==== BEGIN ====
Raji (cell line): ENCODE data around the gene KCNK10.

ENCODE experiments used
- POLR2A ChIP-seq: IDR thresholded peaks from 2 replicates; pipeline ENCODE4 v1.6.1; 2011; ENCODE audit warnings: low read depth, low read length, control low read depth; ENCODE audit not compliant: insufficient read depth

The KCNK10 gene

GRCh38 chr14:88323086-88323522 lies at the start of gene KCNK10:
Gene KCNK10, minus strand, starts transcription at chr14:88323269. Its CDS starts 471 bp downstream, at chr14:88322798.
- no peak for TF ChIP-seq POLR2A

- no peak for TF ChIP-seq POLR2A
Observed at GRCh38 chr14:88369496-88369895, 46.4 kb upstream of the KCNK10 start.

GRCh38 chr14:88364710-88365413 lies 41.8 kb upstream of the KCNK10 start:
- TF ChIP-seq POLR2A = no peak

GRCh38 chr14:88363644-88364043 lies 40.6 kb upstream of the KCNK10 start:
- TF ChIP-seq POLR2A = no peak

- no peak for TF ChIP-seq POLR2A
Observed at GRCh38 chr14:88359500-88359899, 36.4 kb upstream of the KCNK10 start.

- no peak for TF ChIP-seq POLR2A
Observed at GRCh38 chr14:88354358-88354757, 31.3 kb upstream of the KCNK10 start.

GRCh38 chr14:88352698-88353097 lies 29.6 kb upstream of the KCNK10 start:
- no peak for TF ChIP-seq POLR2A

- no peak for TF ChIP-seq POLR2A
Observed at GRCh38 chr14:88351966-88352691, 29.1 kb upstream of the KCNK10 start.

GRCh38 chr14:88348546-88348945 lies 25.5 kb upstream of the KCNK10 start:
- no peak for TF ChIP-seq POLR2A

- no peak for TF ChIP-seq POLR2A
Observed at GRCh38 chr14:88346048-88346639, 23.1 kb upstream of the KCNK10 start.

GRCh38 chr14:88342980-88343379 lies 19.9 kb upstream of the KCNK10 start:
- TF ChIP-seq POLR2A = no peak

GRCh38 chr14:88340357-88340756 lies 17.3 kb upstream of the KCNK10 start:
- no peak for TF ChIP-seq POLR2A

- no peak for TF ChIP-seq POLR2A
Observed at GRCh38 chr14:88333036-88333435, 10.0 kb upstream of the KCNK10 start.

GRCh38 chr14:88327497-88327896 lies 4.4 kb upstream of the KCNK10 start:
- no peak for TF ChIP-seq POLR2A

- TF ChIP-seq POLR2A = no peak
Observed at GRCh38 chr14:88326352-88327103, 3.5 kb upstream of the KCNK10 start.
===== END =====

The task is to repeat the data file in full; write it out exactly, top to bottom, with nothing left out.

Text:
Raji (cell line): ENCODE data around the gene KCNK10.

ENCODE experiments used
- POLR2A ChIP-seq: IDR thresholded peaks from 2 replicates; pipeline ENCODE4 v1.6.1; 2011; ENCODE audit warnings: low read depth, low read length, control low read depth; ENCODE audit not compliant: insufficient read depth

The KCNK10 gene

GRCh38 chr14:88323086-88323522 lies at the start of gene KCNK10:
Gene KCNK10, minus strand, starts transcription at chr14:88323269. Its CDS starts 471 bp downstream, at chr14:88322798.
- no peak for TF ChIP-seq POLR2A

- no peak for TF ChIP-seq POLR2A
Observed at GRCh38 chr14:88369496-88369895, 46.4 kb upstream of the KCNK10 start.

GRCh38 chr14:88364710-88365413 lies 41.8 kb upstream of the KCNK10 start:
- TF ChIP-seq POLR2A = no peak

GRCh38 chr14:88363644-88364043 lies 40.6 kb upstream of the KCNK10 start:
- TF ChIP-seq POLR2A = no peak

- no peak for TF ChIP-seq POLR2A
Observed at GRCh38 chr14:88359500-88359899, 36.4 kb upstream of the KCNK10 start.

- no peak for TF ChIP-seq POLR2A
Observed at GRCh38 chr14:88354358-88354757, 31.3 kb upstream of the KCNK10 start.

GRCh38 chr14:88352698-88353097 lies 29.6 kb upstream of the KCNK10 start:
- no peak for TF ChIP-seq POLR2A

- no peak for TF ChIP-seq POLR2A
Observed at GRCh38 chr14:88351966-88352691, 29.1 kb upstream of the KCNK10 start.

GRCh38 chr14:88348546-88348945 lies 25.5 kb upstream of the KCNK10 start:
- no peak for TF ChIP-seq POLR2A

- no peak for TF ChIP-seq POLR2A
Observed at GRCh38 chr14:88346048-88346639, 23.1 kb upstream of the KCNK10 start.

GRCh38 chr14:88342980-88343379 lies 19.9 kb upstream of the KCNK10 start:
- TF ChIP-seq POLR2A = no peak

GRCh38 chr14:88340357-88340756 lies 17.3 kb upstream of the KCNK10 start:
- no peak for TF ChIP-seq POLR2A

- no peak for TF ChIP-seq POLR2A
Observed at GRCh38 chr14:88333036-88333435, 10.0 kb upstream of the KCNK10 start.

GRCh38 chr14:88327497-88327896 lies 4.4 kb upstream of the KCNK10 start:
- no peak for TF ChIP-seq POLR2A

- TF ChIP-seq POLR2A = no peak
Observed at GRCh38 chr14:88326352-88327103, 3.5 kb upstream of the KCNK10 start.